What is extremism? To most of us, the word extremism evokes images of Nazis, the KKK, radical Islamists, and other such groups that take their beliefs to the outermost edges. Because of the association between the word “extremist,” and acts of radical violence, the concept of taking an idea to its outer edges is generally viewed as dangerous or unnecessary. However, this is all a cultural concoction, based on fear. The word “extremist” has been hijacked, as well as the core concept of standing on one end of a spectrum of ideas.
I was watching CNN yesterday at the gym. Anderson Cooper was speaking with several guests about Ted Cruz’s 21 hour filibuster. One of the guests began to speak at length about how the American people have become afraid because the Republican Party has been hijacked by extremists. His tone suggested that he not only viewed Ted Cruz as an extremist, but that Cruz, by nature of being labeled as such, was inherently bad.
In his book The Tyranny of Cliches: How Liberals Cheat in the War of Ideas, Jonah Goldberg writes about how the word “extremist” has been painted as evil. He argues that centrists think themselves more sophisticated than so-called extremists. The following is an excerpt:
“There’s a certain Goldilocks bias to discussions of politics: If Papa Bear’s porridge is too hot and Mama Bear’s porridge is too cold, then Baby Bear’s is always just right. It must work the same way in politics, right? Centrists, moderates…independents: they all suffer from variants of this confusion. The ‘extreme’ Republicans argue 10. The ‘extreme’ Democrats argue for 0. Therefore the smart, sensible, reasonable position must be 5. Well, the Wahhabis want to kill all the gays and Jews. The Sufis don’t want to kill any gays or Jews. So the moderate, sensible position must be to kill just the gays, but not the Jews…the point is that sometimes the ‘extreme’ is 100 percent correct, while the centrist position is 100 percent wrong.”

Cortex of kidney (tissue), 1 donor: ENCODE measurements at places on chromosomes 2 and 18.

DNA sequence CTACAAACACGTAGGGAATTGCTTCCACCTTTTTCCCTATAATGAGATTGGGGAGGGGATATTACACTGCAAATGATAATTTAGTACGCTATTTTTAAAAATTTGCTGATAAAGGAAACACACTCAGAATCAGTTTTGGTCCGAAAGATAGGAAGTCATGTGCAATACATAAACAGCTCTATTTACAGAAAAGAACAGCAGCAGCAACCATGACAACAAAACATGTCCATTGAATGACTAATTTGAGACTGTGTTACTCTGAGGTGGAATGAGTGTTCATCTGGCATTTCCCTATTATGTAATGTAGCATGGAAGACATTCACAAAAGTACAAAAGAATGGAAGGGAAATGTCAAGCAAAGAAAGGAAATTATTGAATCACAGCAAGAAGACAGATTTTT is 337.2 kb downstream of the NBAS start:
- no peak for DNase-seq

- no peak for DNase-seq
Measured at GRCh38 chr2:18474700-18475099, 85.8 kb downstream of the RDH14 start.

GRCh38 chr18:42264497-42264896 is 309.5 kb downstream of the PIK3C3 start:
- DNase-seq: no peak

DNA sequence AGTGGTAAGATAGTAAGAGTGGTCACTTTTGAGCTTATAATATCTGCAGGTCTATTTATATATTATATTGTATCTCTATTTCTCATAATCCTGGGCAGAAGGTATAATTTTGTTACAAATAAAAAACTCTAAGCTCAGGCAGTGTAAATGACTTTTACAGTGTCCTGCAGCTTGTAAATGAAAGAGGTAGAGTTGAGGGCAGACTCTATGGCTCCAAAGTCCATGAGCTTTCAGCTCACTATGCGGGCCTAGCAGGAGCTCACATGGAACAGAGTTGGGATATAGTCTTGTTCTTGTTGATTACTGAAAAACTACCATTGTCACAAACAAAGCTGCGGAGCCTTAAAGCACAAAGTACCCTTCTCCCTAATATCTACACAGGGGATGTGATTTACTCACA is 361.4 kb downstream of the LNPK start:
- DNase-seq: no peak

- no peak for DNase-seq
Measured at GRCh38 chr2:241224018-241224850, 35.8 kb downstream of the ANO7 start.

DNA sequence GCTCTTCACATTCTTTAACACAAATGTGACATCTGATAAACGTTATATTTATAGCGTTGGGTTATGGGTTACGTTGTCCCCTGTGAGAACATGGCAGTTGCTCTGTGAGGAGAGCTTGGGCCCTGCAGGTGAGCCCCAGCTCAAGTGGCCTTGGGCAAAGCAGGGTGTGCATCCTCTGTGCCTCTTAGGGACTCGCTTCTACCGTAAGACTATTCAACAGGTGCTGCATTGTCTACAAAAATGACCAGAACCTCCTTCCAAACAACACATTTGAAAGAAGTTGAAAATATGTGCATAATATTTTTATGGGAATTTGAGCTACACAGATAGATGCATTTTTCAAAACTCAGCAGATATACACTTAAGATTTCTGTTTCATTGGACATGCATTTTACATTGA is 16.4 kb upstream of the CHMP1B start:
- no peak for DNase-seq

Goldberg goes on to claim that self-titled “independents” are simply not paying attention. He argues—and I agree—that behind the faux sophistication of centrists lies a confusion and a slap-dash understanding of politics.
The Democrats are great at labeling. They create slogans and campaign phrases designed to keep voters from actually thinking. In addition, they use the word “extremist” to demonize Conservatives. What does holding “extreme” views actually mean? According to Liberals, it means that Conservatives stand on the fringes, or outer edges of opinion, far away from the center, which—according to their made up rules—means that Conservative beliefs are far from “normal.” And if Conservatives aren’t normal, they must be weird, and probably wrong.
Using the center as the definition of normal or typical is completely arbitrary! First, the Democrats are certainly not in the center. Second, why is the center so sought after? There are valid reasons to take sides. Most issues have such stark differences that to have an opinion at all means taking a side. For example, you either believe abortion is murder, or you don’t. Where is the middle ground on that? You either believe in socialism or capitalism; they are not compatible. There are those who claim otherwise, but they are wrong. Those who attempt to meld bits and pieces from each philosophy into a cohesive whole have no idea how the world works. Centrism is naïveté at its height.
The word “extremist” has been hijacked by the Left to scare voters away from Conservatism. But when broken down, extremism simply means having an opinion. Labeling the center as “normal” is beyond arbitrary, it’s incorrect. Once we set aside the foolish idea that the center is political ground zero, extremism suddenly doesn’t mean much—and it doesn’t sound that scary.